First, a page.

On the other hand, I've heard from a medical person who has worked in hospice for years and now supervises hospice centers all over her state and she's said that she's never seen cancer pain that could not be controlled with the current pain meds available. So I don't know how valid the "marijuana-is-needed-to control-pain" argument is. I do know there are quite a few who say it's necessary for pain management. One of those would be a relative - only she can't say it because she's deceased. She used marijuana to manage her pain from colon cancer because she didn't want to face surgery. And it did help her manage pain... until she got lung cancer.
But I digress... Back to the current marijuana bill. If a chemical in marijuana is the only medicine that will help some patients, I can see it being legalized in a very restricted fashion. However, I do not want my tax dollars going to pay for dispensaries (not pharmacies) to dispense joints nor do I want my tax dollars to go for home-grown marijuana for these dispensaries. (On the other hand, to be fair, I must admit that at least four of my neighbors would actually have had a legal income if the law that is currently on the ballot had been adopted 10 years ago. (And if they had legalized prostitution at the same time, voila! the couple next door would suddenly have become a two-career family... You may think I'm kidding but, sadly, I'm not.)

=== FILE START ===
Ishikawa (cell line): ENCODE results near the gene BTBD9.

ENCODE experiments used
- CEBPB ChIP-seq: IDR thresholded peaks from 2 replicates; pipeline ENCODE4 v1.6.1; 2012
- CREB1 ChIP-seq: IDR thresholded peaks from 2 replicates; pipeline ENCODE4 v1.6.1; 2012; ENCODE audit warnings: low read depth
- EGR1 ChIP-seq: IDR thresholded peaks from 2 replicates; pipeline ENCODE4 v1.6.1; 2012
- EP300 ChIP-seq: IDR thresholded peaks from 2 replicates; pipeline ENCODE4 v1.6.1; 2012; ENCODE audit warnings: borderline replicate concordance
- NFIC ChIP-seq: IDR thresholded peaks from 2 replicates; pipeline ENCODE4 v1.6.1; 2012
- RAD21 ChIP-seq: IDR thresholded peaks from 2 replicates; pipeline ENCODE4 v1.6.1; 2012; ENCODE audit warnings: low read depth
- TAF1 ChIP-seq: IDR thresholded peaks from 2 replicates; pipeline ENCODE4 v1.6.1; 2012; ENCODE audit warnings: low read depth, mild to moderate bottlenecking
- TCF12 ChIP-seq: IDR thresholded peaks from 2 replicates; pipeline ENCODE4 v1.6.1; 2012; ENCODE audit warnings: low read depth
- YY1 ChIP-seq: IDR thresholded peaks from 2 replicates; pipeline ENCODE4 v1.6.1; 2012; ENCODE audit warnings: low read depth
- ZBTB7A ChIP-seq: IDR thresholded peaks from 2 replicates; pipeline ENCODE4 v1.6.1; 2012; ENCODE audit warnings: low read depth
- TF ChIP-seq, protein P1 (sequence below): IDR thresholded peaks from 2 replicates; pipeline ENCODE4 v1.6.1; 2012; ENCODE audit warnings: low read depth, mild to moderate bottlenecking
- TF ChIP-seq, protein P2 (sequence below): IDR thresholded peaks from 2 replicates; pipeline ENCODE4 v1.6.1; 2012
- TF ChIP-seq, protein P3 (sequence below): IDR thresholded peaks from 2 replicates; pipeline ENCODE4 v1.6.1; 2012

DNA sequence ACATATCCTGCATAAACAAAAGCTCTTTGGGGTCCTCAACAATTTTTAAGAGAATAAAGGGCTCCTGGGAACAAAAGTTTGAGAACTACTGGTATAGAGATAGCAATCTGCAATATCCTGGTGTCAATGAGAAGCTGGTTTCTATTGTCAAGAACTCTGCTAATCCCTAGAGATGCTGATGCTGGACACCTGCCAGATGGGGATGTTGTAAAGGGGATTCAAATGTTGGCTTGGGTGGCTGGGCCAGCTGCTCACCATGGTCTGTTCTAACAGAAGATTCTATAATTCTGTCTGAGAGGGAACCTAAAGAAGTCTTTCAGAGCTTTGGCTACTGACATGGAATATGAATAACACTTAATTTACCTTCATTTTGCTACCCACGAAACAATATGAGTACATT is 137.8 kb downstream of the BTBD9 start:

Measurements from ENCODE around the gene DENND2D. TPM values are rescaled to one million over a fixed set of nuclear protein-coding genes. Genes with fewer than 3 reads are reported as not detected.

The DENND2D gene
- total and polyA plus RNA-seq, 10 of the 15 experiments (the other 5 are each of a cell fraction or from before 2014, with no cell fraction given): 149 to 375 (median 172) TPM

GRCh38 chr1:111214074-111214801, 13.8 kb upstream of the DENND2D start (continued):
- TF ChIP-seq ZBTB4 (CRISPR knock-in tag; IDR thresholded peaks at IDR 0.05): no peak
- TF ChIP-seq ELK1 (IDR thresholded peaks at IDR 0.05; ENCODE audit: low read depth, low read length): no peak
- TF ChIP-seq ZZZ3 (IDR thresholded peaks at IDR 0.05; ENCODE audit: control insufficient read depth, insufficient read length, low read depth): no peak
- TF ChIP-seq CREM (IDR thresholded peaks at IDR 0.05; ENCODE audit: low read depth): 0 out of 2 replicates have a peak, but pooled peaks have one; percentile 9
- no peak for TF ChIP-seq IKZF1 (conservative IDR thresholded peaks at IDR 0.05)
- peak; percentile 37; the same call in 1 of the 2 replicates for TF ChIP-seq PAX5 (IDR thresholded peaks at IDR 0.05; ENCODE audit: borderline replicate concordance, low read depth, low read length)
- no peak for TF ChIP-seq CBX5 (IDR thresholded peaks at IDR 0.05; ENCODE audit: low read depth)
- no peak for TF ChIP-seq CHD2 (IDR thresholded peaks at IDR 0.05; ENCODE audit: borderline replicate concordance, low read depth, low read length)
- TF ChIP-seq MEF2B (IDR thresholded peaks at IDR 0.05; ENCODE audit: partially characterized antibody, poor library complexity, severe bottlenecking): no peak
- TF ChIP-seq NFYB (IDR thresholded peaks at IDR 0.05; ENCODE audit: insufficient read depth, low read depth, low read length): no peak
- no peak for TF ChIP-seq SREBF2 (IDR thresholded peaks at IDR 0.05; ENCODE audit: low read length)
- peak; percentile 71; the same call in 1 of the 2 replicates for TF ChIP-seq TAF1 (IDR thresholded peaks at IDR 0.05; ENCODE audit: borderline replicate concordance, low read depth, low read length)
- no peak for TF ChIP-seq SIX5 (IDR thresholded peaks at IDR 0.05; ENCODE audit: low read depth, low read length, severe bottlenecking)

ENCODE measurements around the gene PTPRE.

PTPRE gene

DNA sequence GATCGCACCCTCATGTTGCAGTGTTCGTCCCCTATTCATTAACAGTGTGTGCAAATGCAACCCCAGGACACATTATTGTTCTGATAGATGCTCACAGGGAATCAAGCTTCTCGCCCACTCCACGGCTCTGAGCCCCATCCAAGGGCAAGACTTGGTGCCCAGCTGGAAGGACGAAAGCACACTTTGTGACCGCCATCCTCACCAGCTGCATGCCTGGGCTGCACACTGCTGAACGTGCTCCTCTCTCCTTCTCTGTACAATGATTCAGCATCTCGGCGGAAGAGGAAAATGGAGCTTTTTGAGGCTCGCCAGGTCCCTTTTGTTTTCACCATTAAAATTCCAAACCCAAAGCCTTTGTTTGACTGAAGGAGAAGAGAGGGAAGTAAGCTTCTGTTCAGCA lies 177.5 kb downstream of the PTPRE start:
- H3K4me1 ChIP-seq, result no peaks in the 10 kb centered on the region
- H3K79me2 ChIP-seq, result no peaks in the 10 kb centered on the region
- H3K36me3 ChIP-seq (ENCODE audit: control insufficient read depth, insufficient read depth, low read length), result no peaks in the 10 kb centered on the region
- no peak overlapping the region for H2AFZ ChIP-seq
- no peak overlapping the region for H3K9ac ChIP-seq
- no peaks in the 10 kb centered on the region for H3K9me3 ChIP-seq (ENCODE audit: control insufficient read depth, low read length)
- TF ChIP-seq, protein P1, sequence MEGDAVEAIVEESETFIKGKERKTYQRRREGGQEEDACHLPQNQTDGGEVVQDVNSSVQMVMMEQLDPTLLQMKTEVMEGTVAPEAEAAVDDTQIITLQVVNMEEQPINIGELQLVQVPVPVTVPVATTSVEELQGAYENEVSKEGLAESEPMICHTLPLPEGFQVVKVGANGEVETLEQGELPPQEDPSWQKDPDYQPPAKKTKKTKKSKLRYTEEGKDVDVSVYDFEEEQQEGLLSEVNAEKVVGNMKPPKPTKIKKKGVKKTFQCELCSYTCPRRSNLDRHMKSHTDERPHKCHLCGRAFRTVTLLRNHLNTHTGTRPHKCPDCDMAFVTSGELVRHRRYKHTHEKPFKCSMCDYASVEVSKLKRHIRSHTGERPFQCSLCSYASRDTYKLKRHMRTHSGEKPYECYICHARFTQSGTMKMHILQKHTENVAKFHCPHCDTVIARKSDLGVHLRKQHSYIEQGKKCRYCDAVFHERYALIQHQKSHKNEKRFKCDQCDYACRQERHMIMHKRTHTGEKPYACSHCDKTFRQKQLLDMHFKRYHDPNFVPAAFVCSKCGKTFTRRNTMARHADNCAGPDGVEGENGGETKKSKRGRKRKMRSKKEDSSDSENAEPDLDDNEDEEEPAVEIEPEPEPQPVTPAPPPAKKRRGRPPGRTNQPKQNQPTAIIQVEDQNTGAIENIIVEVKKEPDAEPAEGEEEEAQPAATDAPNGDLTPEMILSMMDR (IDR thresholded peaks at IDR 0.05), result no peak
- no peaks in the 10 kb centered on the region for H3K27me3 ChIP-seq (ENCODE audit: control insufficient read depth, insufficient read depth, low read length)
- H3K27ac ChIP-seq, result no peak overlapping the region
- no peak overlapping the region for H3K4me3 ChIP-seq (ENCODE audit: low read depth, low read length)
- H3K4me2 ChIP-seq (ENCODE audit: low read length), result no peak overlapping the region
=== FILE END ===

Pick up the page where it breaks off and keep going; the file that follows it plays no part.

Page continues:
I guess I'm saying this:
If you tell me "I'm in favor of legalizing marijuana because alcohol is the most abused drug in America", I'm going to think that you've smoked one too many joints in your life.
If clinical research shows that there is a real need for medical marijuana that no other drug can handle and the medical establishment backs this up, then I'm in favor of legalizing marijuana for medical purposes. I'm not interested, however, in arguments like, "My granny smokes marijuana for her arthritis and I reckon that since she's 102, it's obvious she ain't interested in getting high..." If a person is 102 and has chronic joint pain, it's possible they are more interested in getting high than they ever were in their twenties...